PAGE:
What is an abscessed tooth?
There are three types of tooth infections
- Gingival: This infection affects the gums. It doesn’t often impact the tooth or supporting structures.
- Periapical: This infection begins at the tip of the root. This happens as a result of bacteria which spreads from the inside of the tooth to the pulp through a fracture or possibly a cavity. The pulp is at the centre of the tooth and contains nerves and blood vessels. When bacteria attack the pulp, they may advance to the tip of the tooth’s root causing the infection to take hold, and spread to the bone which may result in an abscess.
- Periodontal: This infection initiates in the bone and tissues that support the tooth. A periodontal abscess may result from periodontitis or gum disease and is more frequent with adults.
Who is most at risk for tooth infections?
- Smokers – Smokers are significantly more likely than non-smokers to have tooth infections
- People affected by dry mouth – Saliva can help protect against infection, hydration is important!
- Those who practice poor dental hygiene – Brushing, flossing, and regular checkups greatly reduce bacterial buildup.
- Anyone with a weakened immune system – Diseases or medications can lower your immune response, making it harder to fight off germs.
What Causes A Tooth Abscess?
- Severe tooth decay – Tooth decay is the breakdown of the hard surfaces on your tooth. Decay happens when bacteria digest sugars in your food and drink, this creates acid that will attack your enamel.
- Broken, chipped or cracked teeth – Any opening may allow bacteria to enter the tooth which will eventually attack the pulp.
- Gum disease (periodontitis): This is an infection and inflammation which occurs in the tissues around the teeth. As periodontitis progresses, the bacteria attack to deeper tissues.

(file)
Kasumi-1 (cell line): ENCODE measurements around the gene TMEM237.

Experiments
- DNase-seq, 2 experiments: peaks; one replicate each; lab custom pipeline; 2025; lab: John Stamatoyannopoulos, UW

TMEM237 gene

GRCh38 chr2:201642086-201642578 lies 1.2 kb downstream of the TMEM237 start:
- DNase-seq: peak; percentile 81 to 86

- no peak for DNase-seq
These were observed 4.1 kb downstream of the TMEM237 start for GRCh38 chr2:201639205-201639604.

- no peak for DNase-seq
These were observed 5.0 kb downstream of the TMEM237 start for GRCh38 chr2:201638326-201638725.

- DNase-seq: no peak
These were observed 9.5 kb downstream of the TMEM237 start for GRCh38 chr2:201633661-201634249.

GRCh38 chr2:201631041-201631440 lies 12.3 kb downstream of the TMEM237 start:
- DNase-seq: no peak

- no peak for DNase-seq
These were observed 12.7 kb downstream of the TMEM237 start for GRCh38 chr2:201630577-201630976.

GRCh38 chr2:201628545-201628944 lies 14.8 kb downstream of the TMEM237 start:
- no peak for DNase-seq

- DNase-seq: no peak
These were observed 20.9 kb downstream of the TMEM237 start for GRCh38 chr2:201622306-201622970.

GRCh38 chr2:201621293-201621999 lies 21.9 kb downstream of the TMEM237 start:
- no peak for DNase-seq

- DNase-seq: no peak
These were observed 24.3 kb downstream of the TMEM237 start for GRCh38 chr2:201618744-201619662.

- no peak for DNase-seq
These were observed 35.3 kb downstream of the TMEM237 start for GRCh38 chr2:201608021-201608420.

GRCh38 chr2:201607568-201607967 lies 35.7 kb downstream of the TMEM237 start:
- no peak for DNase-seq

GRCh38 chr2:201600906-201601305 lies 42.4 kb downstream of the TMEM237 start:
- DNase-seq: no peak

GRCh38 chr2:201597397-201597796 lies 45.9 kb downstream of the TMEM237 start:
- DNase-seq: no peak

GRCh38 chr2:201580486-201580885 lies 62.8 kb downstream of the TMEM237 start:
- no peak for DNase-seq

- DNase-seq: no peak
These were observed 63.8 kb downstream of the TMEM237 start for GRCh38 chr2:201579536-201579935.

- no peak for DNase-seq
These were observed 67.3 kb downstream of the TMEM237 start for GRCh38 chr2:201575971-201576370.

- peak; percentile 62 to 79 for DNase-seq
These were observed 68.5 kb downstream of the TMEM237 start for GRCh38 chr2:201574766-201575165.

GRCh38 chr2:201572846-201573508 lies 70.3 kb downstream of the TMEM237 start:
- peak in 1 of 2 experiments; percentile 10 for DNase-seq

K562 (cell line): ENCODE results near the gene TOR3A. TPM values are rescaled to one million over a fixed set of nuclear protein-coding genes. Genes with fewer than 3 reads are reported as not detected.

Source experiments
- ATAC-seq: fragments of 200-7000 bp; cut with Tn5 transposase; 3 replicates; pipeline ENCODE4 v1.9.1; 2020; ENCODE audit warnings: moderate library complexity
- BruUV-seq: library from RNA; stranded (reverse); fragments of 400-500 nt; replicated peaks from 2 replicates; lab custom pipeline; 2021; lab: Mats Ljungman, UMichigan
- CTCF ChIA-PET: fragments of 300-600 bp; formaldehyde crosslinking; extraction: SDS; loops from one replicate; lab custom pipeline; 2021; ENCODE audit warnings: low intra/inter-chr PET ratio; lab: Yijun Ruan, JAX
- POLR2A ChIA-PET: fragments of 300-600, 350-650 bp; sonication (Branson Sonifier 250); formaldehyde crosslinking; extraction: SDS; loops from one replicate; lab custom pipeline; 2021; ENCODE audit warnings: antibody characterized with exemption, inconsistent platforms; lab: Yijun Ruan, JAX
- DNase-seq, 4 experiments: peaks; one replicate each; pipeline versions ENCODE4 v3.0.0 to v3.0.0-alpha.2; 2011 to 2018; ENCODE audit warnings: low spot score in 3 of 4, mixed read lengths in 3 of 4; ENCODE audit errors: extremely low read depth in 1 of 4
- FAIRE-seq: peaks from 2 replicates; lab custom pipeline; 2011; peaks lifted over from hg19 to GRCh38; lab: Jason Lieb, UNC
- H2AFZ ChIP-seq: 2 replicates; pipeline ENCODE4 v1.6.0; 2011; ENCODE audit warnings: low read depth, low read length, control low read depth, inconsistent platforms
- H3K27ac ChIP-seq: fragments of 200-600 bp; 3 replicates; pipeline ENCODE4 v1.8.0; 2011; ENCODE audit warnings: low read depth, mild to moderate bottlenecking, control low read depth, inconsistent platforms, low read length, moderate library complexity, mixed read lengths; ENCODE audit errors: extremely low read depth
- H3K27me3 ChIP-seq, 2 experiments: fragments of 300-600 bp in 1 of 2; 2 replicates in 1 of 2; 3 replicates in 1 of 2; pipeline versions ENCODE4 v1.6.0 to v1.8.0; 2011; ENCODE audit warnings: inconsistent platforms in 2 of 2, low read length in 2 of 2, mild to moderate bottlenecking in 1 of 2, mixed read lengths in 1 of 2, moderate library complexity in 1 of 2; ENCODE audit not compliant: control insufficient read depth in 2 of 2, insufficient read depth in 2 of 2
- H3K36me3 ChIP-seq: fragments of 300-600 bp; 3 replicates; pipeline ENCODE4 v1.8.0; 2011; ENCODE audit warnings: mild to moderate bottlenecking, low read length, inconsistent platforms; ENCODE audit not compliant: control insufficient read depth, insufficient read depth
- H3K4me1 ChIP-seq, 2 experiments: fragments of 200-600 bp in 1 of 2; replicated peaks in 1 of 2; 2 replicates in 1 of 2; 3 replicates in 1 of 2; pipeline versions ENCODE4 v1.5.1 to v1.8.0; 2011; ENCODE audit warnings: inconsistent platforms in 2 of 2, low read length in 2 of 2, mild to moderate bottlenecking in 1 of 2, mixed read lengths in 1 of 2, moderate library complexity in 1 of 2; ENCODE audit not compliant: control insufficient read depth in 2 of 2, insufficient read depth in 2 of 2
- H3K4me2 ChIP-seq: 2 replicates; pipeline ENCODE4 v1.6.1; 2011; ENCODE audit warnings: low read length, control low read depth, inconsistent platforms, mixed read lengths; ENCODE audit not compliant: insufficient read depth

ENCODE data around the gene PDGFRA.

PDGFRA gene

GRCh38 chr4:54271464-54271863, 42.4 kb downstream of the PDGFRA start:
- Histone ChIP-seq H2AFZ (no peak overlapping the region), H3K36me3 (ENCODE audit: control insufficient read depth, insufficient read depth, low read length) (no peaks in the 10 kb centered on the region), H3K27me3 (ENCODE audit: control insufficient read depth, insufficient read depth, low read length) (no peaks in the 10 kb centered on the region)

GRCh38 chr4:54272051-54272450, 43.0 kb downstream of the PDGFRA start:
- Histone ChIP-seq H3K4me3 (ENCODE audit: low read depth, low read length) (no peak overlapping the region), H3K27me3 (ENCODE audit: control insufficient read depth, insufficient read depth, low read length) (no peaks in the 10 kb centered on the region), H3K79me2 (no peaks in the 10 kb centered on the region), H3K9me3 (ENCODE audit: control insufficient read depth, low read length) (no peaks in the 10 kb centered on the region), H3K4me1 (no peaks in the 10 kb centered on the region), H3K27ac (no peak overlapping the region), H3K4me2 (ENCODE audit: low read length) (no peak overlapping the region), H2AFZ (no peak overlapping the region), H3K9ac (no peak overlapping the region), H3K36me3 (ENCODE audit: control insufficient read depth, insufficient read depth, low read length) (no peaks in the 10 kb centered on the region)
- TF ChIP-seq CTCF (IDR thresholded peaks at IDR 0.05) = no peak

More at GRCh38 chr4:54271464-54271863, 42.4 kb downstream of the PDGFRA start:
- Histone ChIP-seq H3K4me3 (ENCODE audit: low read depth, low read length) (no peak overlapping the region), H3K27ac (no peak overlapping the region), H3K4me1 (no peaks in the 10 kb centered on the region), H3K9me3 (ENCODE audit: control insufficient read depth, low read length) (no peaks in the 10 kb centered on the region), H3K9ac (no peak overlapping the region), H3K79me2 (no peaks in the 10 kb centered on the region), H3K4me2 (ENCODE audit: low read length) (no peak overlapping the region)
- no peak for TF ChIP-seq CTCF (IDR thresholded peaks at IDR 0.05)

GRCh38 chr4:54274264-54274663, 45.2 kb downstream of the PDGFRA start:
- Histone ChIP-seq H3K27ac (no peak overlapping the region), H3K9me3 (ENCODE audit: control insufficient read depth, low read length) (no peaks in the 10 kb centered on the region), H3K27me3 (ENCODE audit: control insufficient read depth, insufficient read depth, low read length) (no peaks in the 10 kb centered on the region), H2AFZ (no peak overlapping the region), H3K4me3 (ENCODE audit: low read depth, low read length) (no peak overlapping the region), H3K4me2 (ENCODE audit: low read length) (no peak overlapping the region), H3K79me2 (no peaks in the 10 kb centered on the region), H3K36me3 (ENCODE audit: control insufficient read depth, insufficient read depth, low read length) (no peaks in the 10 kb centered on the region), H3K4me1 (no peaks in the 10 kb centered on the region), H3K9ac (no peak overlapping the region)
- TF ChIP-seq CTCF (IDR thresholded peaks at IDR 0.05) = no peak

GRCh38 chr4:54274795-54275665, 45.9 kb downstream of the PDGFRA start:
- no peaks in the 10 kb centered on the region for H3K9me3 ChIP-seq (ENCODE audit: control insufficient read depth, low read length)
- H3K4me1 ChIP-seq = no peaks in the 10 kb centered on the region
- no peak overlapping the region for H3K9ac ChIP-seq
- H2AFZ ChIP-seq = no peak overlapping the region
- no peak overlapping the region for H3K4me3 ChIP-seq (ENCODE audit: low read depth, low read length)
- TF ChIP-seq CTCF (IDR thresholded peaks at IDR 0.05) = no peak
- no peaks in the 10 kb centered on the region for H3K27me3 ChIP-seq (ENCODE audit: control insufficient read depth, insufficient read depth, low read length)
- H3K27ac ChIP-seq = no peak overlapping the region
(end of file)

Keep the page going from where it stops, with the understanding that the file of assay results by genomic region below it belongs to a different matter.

What Are The Symptoms Of A Tooth Infection?
- Gnawing or throbbing.
- Sharp or shooting.
- Continuous or only when chewing.
- Radiating to the jawbone, neck or ear.
Other oral symptoms of infection include:
- Tooth sensitivity to hot or cold temperatures.
- Bitter taste in the mouth.
- Foul-smelling breath.
- Gum redness and swelling.
- Loosening of the tooth.
- Swollen area in the upper or lower jaw.
- Open, draining sore on the side of the gum.
- Swollen neck glands
- General discomfort, uneasiness or ill feeling
- Don’t delay: See a dental professional as soon as possible.
- Don’t stop your oral hygiene routine: Continue to brush and floss.
- Don’t be fooled if your dental abscess stops hurting: Pain associated with a dental abscess may go away if the tooth root has died.
- If left untreated, the abscess may spread to your brain or spinal cord. It should be treated immediately, please seek medical attention from a dentist.
It can take 1-2 weeks after treatment, but it depends entirely on the person’s own response to the treatment.
Antibiotics will not cure an abscessed tooth. The best thing to do is always talk to a dentist.
You should avoid the following:
- Hard foods
- Chewey foods
- Sugary foods like candy
- Food or drink that is overly hot, or cold.